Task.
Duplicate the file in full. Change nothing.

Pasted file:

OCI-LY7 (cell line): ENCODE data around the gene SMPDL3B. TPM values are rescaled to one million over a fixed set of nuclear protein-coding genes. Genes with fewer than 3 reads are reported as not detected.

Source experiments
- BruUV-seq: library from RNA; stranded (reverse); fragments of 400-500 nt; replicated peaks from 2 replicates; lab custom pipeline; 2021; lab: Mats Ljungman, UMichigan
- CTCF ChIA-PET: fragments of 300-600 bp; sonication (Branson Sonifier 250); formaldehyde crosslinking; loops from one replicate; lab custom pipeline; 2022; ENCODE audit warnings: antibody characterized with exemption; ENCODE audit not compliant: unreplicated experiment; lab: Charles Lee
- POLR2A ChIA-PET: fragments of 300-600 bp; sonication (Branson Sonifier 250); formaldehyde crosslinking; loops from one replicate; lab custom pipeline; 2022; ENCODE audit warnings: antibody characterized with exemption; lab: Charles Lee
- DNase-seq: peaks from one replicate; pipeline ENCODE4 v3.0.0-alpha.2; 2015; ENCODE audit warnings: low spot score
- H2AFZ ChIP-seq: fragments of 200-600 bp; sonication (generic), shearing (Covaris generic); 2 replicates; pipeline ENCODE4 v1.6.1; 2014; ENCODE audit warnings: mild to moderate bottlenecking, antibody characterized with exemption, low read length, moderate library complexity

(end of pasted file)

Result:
OCI-LY7 (cell line): ENCODE data around the gene SMPDL3B. TPM values are rescaled to one million over a fixed set of nuclear protein-coding genes. Genes with fewer than 3 reads are reported as not detected.

Source experiments
- BruUV-seq: library from RNA; stranded (reverse); fragments of 400-500 nt; replicated peaks from 2 replicates; lab custom pipeline; 2021; lab: Mats Ljungman, UMichigan
- CTCF ChIA-PET: fragments of 300-600 bp; sonication (Branson Sonifier 250); formaldehyde crosslinking; loops from one replicate; lab custom pipeline; 2022; ENCODE audit warnings: antibody characterized with exemption; ENCODE audit not compliant: unreplicated experiment; lab: Charles Lee
- POLR2A ChIA-PET: fragments of 300-600 bp; sonication (Branson Sonifier 250); formaldehyde crosslinking; loops from one replicate; lab custom pipeline; 2022; ENCODE audit warnings: antibody characterized with exemption; lab: Charles Lee
- DNase-seq: peaks from one replicate; pipeline ENCODE4 v3.0.0-alpha.2; 2015; ENCODE audit warnings: low spot score
- H2AFZ ChIP-seq: fragments of 200-600 bp; sonication (generic), shearing (Covaris generic); 2 replicates; pipeline ENCODE4 v1.6.1; 2014; ENCODE audit warnings: mild to moderate bottlenecking, antibody characterized with exemption, low read length, moderate library complexity